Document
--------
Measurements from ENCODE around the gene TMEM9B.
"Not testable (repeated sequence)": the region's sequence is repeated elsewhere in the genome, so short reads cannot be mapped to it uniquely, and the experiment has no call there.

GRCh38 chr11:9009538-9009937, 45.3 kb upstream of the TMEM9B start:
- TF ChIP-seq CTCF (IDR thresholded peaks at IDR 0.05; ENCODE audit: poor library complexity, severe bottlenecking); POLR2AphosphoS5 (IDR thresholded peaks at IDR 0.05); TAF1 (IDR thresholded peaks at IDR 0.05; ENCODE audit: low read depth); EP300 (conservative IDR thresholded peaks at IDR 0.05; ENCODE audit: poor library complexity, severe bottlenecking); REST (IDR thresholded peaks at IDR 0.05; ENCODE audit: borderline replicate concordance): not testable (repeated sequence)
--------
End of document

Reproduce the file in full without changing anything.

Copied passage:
Measurements from ENCODE around the gene TMEM9B.
"Not testable (repeated sequence)": the region's sequence is repeated elsewhere in the genome, so short reads cannot be mapped to it uniquely, and the experiment has no call there.

GRCh38 chr11:9009538-9009937, 45.3 kb upstream of the TMEM9B start:
- TF ChIP-seq CTCF (IDR thresholded peaks at IDR 0.05; ENCODE audit: poor library complexity, severe bottlenecking); POLR2AphosphoS5 (IDR thresholded peaks at IDR 0.05); TAF1 (IDR thresholded peaks at IDR 0.05; ENCODE audit: low read depth); EP300 (conservative IDR thresholded peaks at IDR 0.05; ENCODE audit: poor library complexity, severe bottlenecking); REST (IDR thresholded peaks at IDR 0.05; ENCODE audit: borderline replicate concordance): not testable (repeated sequence)